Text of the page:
No go on a basement apartment ban

Greenport Village Board members will vote Monday night on a resolution to ban basement apartments.

At issue for the resolution’s sponsor, Trustee Chris Kempner, is safety, not only for residents, but for firefighters, who might have to battle a blaze in a basement where egress could be limited.

Without an extensive enforcement team, the village should modify its code because there’s no other way to assure that people aren’t living in unsafe conditions, Ms. Kempner said at last Monday night’s Village Board work session.

It’s not out of the question for the code to address potential health and safety issues, she said.

Trustee Michael Osinski joined the bandwagon, saying that there are basement apartments in the village occupied by illegal immigrants who are crowded into small spaces with substandard conditions. They don’t feel they have any recourse to complain about poor living conditions because of their illegal status, he said.

“This is a good way to stop something that could slip by that could be a danger,” he said.

The two trustees faced opposition from Mayor David Nyce and Trustees George Hubbard and Mary Bess Phillips.

While he said he shares concerns about safety, the mayor argued there are already regulations on the books that need stricter enforcement. Only if enforcement doesn’t work should the village look to ban basement apartments, he said.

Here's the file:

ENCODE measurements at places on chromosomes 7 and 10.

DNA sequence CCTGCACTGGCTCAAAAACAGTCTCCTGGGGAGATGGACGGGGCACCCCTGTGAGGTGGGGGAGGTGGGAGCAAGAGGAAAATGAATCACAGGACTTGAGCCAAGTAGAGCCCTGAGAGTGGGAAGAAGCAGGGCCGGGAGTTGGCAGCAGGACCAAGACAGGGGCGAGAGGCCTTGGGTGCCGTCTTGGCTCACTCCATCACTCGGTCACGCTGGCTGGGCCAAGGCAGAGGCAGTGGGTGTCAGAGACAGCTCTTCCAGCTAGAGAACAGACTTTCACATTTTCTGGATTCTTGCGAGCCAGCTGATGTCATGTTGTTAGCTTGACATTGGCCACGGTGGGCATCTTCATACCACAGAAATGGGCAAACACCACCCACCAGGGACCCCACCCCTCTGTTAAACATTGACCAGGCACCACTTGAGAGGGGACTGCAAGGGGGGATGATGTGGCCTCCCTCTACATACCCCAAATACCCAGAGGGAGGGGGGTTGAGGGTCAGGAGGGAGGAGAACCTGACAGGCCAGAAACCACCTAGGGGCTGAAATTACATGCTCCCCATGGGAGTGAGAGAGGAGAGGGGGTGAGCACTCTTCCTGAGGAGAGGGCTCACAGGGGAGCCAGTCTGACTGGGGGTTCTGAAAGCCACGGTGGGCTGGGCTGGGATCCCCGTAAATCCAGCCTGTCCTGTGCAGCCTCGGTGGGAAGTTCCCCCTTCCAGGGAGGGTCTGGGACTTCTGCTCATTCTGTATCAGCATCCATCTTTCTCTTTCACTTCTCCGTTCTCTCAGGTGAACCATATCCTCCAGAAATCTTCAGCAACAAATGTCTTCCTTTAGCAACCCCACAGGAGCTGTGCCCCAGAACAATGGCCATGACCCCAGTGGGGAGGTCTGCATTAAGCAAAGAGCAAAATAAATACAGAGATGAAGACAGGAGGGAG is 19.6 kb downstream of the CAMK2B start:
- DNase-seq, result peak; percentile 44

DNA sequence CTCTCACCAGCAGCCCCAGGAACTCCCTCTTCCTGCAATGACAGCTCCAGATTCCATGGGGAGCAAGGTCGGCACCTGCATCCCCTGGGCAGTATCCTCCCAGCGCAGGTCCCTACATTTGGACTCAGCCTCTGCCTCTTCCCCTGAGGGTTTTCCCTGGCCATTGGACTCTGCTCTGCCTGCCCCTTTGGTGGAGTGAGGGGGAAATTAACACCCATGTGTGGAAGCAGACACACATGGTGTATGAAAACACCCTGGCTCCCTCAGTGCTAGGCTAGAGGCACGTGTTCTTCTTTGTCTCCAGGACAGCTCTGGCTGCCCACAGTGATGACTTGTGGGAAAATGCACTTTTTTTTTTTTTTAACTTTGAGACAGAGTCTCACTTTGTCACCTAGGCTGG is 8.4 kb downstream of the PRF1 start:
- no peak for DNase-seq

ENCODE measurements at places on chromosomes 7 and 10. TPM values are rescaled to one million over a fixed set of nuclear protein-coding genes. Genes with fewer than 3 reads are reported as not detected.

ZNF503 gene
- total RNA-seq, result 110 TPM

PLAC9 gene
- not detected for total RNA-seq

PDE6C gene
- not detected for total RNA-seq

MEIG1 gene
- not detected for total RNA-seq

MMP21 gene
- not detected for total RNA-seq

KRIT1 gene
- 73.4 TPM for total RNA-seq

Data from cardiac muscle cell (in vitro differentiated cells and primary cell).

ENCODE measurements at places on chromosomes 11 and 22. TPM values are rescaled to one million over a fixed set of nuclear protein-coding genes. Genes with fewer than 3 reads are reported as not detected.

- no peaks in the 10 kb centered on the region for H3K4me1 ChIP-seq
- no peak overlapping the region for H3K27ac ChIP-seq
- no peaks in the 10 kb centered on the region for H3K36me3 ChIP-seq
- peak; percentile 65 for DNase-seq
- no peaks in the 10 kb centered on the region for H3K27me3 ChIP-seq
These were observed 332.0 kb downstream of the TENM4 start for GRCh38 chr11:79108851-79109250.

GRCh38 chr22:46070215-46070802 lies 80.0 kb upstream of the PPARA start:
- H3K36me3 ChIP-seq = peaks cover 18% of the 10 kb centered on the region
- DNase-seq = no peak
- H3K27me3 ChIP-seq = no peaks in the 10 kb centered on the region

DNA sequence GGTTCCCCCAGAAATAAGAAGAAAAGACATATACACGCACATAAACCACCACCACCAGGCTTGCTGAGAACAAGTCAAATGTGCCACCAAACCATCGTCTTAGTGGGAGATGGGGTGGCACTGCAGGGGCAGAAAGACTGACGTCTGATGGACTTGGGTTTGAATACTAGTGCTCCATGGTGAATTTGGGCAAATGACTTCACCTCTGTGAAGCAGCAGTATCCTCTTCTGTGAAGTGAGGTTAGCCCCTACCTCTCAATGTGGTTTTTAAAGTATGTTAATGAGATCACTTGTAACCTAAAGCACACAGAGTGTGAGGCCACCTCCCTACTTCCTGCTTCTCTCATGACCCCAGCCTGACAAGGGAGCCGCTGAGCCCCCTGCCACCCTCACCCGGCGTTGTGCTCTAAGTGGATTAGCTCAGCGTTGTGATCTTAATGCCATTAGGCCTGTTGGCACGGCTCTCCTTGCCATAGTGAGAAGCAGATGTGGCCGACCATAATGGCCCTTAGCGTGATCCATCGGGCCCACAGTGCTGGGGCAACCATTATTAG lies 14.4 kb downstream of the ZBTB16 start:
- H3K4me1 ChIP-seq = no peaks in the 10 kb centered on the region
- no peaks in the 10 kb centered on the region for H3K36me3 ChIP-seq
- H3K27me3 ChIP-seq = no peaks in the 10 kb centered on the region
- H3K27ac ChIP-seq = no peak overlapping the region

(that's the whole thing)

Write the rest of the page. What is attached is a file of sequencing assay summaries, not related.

Code enforcement “needs to be ramped up,” the mayor said.

“I don’t think this is going to solve the problem,” Mr. Hubbard said of the proposed ban. As a firefighter, he doesn’t want to have to enter a basement apartment lacking sufficient egress, he said, but a ban won’t reduce the chance that he’ll have to. There will simply be illegal apartments with constrained egress.

There needs to be a mechanism in the code that gives the village a way to inspect basement apartments, Ms. Phillips said.

The village does have authority to inspect apartments controlled by the Greenport Housing Authority, which provides housing for Section 8 low-income residents through the federal Section 8 program. Those residences, as well as those provided by the North Fork Housing Alliance, are inspected, village administrator David Abatelli said.

The code could be amended to provide for annual permitting of all rental apartments with an inspection clause, village attorney Joseph Prokop said.

If Monday night’s vote follows opinions expressed at the work session, Ms. Kempner’s resolution appears headed for a 3-2 defeat. But it could open the door to future regulation and inspection of all village rentals.

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